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Preventing Teeth Grinding and Bruxing

Do you wake up every morning with a sore jaw? Has your partner noticed you grinding your teeth at night? Or do you have increased tooth pain or sensitivity?

You may be dealing with bruxism. Bruxism, or the grinding and clenching of teeth, can lead to jaw pain, sleep disruption, and other concerns that interfere with daily life. Our team at Dr. Patrick L. Quain, DDS can diagnose bruxism and potentially provide treatment methods, like night guards or stress management techniques.

What Is Bruxism?

Bruxism consists of grinding, clenching, or gnashing your teeth, either while awake or asleep. If you deal with bruxism while you’re awake, you may already be aware of it, but those who grind their teeth while sleeping often don’t realize it until the issue leads to jaw pain or wakes up their partner.

There is uncertainty about what exactly causes bruxism, but there may be a combination of physical, psychological, and genetic factors at play. Anxiety, stress, frustration, tension, and anger, can all lead to bruxism. It can also stem from the misalignment of your teeth, leaving your teeth trying to find a comfortable resting place at night.

Bruxism is more common in those who are aggressive, competitive, or hyperactive, as well as in young children. Bruxism can also occur as a side effect of some medications or due to genetics.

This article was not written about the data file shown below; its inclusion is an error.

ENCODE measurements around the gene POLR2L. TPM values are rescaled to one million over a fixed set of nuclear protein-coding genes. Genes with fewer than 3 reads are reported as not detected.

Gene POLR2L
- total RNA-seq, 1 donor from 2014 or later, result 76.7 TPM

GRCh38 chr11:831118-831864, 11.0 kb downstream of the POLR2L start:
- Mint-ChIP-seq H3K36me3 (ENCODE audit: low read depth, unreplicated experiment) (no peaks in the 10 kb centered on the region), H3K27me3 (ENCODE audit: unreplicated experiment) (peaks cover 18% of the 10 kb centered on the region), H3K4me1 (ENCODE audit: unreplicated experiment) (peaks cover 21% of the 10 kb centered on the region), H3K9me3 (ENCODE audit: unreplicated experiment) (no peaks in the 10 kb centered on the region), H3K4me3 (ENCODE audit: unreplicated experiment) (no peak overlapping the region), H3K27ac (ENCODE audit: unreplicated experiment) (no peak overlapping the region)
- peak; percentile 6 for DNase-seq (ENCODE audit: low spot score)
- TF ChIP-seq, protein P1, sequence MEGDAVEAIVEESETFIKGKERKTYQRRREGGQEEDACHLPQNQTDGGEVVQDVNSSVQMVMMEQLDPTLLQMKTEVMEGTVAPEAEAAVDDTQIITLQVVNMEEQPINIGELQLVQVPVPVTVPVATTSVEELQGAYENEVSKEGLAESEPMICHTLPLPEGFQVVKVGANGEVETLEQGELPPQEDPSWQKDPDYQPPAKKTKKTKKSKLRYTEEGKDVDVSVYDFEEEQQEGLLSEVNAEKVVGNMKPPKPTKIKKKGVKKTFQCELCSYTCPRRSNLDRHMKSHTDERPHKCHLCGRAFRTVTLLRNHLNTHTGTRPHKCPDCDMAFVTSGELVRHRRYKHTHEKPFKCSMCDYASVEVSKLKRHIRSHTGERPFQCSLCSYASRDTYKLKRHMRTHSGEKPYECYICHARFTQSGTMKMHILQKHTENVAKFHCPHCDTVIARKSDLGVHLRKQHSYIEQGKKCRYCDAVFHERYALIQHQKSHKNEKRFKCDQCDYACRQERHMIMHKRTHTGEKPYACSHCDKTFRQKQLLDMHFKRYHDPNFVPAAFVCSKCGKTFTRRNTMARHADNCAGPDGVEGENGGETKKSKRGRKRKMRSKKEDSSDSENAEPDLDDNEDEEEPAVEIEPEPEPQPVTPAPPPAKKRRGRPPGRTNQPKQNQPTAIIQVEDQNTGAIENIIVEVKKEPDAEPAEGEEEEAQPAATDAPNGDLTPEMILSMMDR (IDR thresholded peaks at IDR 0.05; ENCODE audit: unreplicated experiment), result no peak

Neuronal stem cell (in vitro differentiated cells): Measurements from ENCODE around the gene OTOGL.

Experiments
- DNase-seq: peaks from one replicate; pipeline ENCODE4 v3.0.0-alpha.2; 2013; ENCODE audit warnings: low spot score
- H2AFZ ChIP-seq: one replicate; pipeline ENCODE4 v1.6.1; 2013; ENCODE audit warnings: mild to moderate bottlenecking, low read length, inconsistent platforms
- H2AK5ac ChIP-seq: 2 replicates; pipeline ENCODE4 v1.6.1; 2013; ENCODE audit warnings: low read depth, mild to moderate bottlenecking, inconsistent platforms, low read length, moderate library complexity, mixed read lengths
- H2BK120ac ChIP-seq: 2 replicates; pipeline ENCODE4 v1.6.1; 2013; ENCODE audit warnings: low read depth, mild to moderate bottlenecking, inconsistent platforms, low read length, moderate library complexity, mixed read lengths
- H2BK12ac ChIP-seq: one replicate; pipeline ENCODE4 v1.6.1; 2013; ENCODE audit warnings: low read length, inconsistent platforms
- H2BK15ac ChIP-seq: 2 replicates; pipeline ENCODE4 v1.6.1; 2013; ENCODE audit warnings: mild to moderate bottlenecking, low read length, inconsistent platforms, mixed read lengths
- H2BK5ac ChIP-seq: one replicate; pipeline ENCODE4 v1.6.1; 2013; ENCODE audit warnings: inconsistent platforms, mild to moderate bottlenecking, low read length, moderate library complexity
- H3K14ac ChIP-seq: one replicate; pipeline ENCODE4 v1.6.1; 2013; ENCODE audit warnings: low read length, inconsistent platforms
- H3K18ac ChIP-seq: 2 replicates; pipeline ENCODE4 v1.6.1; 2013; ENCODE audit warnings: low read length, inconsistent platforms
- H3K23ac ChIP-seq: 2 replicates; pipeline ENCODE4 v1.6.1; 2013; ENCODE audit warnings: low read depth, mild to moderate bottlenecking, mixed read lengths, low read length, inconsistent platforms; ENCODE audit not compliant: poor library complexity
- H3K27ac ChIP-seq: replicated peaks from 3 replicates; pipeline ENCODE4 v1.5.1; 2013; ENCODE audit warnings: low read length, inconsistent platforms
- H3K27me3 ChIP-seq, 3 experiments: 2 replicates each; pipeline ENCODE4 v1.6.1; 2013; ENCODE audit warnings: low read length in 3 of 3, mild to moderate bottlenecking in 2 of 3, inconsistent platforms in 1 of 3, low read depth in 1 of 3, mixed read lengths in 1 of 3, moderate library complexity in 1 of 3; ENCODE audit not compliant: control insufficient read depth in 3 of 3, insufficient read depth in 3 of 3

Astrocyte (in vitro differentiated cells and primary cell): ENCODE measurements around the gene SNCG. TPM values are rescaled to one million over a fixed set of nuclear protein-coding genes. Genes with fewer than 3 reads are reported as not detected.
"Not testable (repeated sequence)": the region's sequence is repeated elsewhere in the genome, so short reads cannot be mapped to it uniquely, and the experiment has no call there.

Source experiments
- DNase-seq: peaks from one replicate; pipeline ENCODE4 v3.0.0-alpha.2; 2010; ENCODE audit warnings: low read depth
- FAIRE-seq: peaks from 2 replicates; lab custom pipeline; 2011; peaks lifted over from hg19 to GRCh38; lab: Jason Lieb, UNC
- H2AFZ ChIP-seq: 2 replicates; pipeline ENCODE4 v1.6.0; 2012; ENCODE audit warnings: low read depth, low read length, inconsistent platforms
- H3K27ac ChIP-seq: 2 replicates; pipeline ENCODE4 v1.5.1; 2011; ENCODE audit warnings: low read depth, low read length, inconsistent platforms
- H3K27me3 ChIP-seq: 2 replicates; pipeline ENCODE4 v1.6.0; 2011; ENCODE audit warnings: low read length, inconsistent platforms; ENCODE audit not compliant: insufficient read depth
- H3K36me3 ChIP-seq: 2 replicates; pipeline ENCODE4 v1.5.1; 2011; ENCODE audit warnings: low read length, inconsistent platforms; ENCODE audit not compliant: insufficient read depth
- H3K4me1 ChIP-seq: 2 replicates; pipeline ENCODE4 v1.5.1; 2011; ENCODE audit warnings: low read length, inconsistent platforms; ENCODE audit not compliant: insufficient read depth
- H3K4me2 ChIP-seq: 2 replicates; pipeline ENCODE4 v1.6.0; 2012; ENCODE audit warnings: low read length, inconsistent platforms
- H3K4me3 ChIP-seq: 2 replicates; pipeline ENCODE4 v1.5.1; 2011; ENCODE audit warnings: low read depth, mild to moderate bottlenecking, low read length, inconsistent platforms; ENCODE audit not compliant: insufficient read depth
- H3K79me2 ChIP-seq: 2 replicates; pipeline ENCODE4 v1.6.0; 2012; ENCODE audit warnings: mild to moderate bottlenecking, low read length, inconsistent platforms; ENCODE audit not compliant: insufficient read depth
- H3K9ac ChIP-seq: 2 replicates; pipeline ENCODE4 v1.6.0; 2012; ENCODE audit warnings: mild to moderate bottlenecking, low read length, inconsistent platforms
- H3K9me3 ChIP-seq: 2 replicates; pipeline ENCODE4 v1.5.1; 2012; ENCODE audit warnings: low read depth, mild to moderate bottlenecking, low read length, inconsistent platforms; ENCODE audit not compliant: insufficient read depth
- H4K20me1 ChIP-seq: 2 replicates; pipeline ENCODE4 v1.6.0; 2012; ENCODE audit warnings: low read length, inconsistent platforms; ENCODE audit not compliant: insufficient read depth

Symptoms of Teeth Grinding

If you know that you regularly grind or clench your teeth, you should consult with our team at Dr. Patrick L. Quain, DDS about whether the impact is severe enough to require treatment. Some of the most common symptoms of teeth grinding that may indicate you’re grinding your teeth in your sleep include:

  • Pain in your jaw, neck, or face
  • A dull headache in your temples
  • Damage to the surfaces of your teeth
  • Receding gums
  • A clicking noise when you open and close your jaw
  • Increased tooth pain and sensitivity

Bruxism Treatment

If you suspect you’re grinding or clenching your teeth, our team at Dr. Patrick L. Quain, DDS will examine your teeth and mouth, checking for signs of bruxism like worn tooth surfaces, receding gums, and jaw pain. If we think you have bruxism and the damage is progressing, we may suggest a course of treatment to alleviate the teeth grinding. One of the most common treatments for sleep bruxism is a night guard. This custom-made mouth guard keeps your teeth separated at night and prevents you from grinding your teeth. We also may discuss stress and anxiety management or behavioral changes to address the problem.

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